“5G is rolling out this year and it’s going to materially affect particularly my work, which is making you feel like you’re talking to somebody else directly face to face,” explains Rosedale. “5G is critical because currently the cell devices impose too much delay, so it doesn’t feel real to talk to somebody face to face on these devices.”

To operate seamlessly from anywhere on the planet, standalone VR/AR devices will require a strong 5G network. Enhancing real-time connectivity in VR/AR will transform the communication methods of tomorrow.

(5) Eye-tracking and facial expressions built in for full natural communication

Companies like Pupil Labs and Tobii provide eye tracking hardware add-ons and software to VR/AR headsets. This technology allows for foveated rendering, which renders a given scene in high resolution only in the fovea region, while the peripheral regions appear in lower resolution, conserving processing power.

As seen in the HoloLens 2, eye tracking can also be used to identify users and customize lens widths to provide a comfortable, personalized experience for each individual.

According to Rosedale, “The fundamental opportunity for both VR and AR is to improve human communication.” He points out that current VR/AR headsets miss many of the subtle yet important aspects of communication. Eye movements and microexpressions provide valuable insight into a user’s emotions and desires.

Coupled with emotion-detecting AI software, such as Affectiva, VR/AR devices might soon convey much more richly textured and expressive interactions between any two people, transcending physical boundaries and even language gaps.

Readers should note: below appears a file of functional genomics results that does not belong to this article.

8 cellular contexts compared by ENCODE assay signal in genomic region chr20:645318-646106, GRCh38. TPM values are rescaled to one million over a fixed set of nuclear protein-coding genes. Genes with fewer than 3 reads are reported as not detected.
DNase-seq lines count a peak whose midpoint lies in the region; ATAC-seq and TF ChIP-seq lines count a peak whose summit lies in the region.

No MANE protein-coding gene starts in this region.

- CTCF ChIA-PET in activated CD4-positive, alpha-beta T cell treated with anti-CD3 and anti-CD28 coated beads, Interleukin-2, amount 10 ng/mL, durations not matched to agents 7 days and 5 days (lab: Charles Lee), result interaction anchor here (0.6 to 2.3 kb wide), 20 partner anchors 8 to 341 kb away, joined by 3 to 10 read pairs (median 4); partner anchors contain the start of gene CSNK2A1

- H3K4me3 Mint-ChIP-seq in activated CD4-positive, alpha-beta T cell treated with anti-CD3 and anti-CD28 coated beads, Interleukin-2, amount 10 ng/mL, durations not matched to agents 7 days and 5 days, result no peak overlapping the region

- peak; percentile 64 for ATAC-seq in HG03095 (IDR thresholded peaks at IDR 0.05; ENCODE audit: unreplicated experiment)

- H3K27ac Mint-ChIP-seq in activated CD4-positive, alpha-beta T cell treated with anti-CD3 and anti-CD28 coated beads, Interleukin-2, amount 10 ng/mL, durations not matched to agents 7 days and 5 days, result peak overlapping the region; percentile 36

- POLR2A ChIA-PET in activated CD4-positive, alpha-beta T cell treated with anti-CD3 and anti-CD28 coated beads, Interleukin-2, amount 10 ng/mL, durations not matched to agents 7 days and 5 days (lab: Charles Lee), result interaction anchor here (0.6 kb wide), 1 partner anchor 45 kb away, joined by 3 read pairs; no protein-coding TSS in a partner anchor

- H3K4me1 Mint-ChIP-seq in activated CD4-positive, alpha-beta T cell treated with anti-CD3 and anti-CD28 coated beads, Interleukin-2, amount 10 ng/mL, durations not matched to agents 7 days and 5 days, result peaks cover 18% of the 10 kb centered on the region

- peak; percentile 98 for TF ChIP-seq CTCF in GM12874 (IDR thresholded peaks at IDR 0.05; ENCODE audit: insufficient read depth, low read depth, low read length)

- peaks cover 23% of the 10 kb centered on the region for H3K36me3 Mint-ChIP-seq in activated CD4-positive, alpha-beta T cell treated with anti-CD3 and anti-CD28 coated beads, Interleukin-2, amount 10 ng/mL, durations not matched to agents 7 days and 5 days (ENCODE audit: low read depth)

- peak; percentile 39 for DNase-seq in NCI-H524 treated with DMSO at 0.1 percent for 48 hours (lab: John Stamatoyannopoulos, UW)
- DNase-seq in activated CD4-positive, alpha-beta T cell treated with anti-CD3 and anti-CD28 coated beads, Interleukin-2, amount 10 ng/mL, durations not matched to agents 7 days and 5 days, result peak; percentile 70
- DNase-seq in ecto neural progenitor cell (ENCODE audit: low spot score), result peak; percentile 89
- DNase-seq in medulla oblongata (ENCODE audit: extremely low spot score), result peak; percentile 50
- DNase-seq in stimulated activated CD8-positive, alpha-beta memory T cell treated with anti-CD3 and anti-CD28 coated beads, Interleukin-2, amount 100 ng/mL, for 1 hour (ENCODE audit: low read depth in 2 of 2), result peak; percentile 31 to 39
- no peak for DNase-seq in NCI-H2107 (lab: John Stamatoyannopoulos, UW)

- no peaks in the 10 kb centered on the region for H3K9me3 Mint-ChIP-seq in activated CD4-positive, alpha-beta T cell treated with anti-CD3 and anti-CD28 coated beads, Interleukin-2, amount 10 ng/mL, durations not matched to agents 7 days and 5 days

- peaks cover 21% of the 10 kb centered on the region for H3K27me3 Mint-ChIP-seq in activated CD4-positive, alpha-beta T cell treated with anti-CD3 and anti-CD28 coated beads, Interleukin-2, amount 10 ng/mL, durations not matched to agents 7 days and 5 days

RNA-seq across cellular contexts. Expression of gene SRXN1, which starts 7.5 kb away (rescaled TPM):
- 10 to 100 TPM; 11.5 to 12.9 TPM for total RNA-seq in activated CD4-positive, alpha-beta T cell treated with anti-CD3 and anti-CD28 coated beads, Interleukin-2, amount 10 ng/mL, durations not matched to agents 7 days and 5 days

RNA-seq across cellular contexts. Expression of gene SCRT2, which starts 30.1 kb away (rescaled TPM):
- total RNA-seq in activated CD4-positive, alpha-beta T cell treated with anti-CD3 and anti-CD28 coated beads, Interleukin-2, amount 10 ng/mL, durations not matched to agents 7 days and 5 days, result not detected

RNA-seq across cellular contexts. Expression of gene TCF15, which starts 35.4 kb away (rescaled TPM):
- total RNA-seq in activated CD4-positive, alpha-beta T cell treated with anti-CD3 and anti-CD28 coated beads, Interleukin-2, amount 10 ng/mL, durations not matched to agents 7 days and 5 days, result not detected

Final Thoughts
As these promising trends begin to transform the market, VR/AR will undoubtedly revolutionize our lives… possibly to the point at which our virtual worlds become just as consequential and enriching as our physical world.

A boon for next-gen education, VR/AR will empower youth and adults alike with holistic learning that incorporates social, emotional, and creative components through visceral experiences, storytelling, and simulation. Traveling to another time, manipulating the insides of a cell, or even designing a new city will become daily phenomena of tomorrow’s classrooms.

In real estate, buyers will increasingly make decisions through virtual tours. Corporate offices might evolve into spaces that only exist in ‘mirror worlds’ or grow virtual duplicates for remote workers.

In healthcare, accuracy of diagnosis will skyrocket, while surgeons gain access to digital aids as they conduct life-saving procedures. Or take manufacturing, wherein training and assembly will become exponentially more efficient as visual cues guide complex tasks.

In the mere matter of a decade, VR and AR will unlock limitless applications for new and converging industries. And as virtual worlds converge with AI, 3D printing, computing advancements and beyond, today’s experience economies will explode in scale and scope. Prepare yourself for the exciting disruption ahead!

Join Me
Abundance-Digital Online Community: Stay ahead of technological advancements, and turn your passion into action. Abundance Digital is now part of Singularity University. Learn more.

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Posted in Human Robots